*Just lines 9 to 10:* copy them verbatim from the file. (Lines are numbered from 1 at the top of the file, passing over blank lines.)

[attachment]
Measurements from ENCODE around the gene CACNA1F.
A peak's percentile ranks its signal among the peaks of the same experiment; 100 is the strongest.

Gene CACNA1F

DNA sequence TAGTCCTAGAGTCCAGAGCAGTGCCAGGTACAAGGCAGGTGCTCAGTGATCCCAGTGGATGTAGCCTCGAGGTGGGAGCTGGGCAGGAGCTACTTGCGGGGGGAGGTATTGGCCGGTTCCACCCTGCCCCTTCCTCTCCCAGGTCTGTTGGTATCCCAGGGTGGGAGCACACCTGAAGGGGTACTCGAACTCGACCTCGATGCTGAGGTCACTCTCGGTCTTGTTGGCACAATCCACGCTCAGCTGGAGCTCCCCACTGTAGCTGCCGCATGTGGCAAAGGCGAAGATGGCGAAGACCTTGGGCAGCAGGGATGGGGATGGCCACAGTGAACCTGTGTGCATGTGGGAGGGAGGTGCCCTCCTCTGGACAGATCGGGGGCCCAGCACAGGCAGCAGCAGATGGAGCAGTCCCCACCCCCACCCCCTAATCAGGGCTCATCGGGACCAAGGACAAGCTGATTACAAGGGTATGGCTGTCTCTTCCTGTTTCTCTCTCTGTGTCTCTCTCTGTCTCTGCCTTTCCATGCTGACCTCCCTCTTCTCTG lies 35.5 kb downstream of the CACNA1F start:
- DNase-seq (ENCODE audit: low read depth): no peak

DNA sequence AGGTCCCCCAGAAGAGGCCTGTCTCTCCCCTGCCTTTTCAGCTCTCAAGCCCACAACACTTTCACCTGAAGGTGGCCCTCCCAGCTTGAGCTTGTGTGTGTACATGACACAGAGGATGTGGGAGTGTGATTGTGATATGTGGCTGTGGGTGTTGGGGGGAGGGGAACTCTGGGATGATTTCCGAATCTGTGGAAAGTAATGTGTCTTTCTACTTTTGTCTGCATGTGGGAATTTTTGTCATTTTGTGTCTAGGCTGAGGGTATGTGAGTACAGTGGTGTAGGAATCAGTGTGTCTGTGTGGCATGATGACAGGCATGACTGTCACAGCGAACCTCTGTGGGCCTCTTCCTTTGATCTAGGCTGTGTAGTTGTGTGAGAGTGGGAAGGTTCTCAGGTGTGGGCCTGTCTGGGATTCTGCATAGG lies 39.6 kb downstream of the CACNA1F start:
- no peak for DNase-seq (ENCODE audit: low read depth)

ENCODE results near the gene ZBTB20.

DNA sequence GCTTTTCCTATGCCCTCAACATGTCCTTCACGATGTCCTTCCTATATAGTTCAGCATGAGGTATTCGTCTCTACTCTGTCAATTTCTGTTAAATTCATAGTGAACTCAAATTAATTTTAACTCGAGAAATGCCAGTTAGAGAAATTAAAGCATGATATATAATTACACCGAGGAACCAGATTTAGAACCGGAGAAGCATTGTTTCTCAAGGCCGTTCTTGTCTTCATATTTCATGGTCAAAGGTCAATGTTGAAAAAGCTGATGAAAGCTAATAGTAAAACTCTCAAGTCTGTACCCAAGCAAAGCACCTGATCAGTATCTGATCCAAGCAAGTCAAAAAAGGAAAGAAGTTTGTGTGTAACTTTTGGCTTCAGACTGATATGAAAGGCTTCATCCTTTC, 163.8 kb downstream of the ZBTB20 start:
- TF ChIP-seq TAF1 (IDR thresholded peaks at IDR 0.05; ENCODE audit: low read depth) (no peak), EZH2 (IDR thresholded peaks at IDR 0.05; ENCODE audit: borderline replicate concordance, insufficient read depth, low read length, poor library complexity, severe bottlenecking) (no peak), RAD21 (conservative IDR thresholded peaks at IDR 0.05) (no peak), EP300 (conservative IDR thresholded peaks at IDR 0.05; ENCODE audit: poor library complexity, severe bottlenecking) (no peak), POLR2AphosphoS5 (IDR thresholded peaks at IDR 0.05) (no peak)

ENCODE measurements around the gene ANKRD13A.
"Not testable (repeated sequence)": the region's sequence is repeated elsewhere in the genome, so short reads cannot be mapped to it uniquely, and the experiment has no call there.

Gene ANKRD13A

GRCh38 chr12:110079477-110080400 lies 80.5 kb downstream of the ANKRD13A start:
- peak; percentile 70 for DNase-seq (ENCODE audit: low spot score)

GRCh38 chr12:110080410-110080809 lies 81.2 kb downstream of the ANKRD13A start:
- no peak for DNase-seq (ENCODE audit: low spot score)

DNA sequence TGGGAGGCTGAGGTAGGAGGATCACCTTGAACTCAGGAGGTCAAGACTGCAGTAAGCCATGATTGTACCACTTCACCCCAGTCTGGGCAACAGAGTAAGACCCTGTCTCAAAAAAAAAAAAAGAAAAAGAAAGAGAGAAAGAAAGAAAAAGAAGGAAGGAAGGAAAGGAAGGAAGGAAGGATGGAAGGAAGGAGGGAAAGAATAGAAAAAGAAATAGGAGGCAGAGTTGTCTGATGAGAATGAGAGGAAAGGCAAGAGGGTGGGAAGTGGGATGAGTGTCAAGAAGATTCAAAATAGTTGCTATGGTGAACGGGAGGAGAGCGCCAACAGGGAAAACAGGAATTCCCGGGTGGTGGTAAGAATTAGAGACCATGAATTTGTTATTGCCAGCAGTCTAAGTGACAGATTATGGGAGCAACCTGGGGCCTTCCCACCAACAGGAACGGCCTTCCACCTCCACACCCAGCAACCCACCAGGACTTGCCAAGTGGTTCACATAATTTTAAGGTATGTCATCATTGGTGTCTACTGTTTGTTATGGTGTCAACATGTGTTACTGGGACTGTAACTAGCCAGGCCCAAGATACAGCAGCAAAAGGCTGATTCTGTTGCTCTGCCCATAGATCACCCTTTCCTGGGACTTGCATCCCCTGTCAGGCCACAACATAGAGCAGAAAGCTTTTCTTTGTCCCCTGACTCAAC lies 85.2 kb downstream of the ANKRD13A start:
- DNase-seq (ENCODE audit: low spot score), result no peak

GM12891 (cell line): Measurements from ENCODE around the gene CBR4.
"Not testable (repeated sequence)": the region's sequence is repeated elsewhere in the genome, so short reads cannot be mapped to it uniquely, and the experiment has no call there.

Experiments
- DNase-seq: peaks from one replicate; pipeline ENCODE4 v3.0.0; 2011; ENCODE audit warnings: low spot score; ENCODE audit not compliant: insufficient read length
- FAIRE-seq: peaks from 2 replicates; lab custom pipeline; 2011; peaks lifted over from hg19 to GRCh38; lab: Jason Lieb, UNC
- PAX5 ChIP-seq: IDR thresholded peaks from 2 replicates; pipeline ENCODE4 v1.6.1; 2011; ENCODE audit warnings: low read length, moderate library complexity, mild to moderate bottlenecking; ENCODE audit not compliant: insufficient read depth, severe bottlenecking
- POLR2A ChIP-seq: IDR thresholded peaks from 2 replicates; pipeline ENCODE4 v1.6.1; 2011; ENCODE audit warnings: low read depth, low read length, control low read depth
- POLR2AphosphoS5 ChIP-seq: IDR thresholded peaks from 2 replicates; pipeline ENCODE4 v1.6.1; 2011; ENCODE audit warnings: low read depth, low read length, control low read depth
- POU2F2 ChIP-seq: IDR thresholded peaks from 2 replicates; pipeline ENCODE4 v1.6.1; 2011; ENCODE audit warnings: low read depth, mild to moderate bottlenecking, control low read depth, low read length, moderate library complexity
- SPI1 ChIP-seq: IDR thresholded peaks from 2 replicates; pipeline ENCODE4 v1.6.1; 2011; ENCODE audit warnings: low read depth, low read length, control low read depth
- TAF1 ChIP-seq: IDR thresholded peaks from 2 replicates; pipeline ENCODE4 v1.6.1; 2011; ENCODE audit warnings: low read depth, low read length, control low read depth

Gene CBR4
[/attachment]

DNA sequence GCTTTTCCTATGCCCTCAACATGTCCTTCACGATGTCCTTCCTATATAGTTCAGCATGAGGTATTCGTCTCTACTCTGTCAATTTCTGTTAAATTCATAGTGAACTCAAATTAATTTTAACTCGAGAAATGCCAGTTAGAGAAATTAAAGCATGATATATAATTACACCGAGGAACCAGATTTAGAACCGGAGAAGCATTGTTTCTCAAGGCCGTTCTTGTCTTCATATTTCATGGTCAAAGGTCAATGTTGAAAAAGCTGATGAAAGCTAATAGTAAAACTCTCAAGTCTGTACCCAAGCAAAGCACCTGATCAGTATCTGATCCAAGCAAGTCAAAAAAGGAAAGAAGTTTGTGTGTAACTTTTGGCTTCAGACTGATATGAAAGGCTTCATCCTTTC, 163.8 kb downstream of the ZBTB20 start:
- TF ChIP-seq TAF1 (IDR thresholded peaks at IDR 0.05; ENCODE audit: low read depth) (no peak), EZH2 (IDR thresholded peaks at IDR 0.05; ENCODE audit: borderline replicate concordance, insufficient read depth, low read length, poor library complexity, severe bottlenecking) (no peak), RAD21 (conservative IDR thresholded peaks at IDR 0.05) (no peak), EP300 (conservative IDR thresholded peaks at IDR 0.05; ENCODE audit: poor library complexity, severe bottlenecking) (no peak), POLR2AphosphoS5 (IDR thresholded peaks at IDR 0.05) (no peak)